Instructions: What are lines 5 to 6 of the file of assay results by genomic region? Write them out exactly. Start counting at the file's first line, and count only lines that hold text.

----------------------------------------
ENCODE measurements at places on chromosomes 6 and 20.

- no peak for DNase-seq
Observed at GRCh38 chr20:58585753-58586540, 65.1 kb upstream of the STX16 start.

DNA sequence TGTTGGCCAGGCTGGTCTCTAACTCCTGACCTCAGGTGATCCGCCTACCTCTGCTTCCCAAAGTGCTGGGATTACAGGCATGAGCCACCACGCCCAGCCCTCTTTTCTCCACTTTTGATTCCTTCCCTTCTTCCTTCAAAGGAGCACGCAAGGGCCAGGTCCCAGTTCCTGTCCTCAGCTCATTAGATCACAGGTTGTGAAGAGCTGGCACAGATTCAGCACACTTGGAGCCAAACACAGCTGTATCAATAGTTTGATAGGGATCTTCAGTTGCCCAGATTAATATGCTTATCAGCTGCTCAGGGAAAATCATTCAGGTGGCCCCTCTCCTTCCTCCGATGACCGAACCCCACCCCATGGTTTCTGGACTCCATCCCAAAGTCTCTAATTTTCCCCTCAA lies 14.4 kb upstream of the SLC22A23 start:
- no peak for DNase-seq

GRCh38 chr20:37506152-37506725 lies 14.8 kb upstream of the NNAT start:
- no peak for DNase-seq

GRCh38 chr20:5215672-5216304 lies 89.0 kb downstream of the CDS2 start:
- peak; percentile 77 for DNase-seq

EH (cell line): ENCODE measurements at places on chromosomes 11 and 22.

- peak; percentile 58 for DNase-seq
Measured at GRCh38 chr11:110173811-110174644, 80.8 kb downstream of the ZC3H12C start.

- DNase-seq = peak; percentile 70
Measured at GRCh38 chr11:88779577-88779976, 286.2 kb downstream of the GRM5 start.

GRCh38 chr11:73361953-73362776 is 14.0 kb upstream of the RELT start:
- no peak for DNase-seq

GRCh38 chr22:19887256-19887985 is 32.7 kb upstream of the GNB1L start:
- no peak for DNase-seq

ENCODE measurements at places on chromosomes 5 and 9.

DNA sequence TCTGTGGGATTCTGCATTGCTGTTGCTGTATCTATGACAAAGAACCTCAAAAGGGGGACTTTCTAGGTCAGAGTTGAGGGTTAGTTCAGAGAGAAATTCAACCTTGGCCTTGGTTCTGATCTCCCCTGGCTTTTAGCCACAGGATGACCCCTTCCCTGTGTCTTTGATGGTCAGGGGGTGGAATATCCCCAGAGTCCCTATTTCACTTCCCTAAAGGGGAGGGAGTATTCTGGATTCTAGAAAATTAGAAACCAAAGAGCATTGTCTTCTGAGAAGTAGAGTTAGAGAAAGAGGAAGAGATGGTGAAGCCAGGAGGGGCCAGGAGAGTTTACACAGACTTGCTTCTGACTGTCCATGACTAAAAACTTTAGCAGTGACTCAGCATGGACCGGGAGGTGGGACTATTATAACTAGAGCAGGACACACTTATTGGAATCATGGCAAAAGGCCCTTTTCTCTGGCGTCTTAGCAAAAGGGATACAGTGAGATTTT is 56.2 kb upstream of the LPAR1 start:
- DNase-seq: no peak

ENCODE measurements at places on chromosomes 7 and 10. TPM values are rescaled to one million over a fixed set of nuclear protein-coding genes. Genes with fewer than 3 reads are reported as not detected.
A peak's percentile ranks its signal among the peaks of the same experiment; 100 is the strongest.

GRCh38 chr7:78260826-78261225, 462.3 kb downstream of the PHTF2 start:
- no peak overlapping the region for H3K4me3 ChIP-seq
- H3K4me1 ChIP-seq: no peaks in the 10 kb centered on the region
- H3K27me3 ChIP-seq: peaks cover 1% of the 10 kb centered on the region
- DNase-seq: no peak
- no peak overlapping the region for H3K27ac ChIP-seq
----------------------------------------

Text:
- no peak for DNase-seq

GRCh38 chr20:37506152-37506725 lies 14.8 kb upstream of the NNAT start: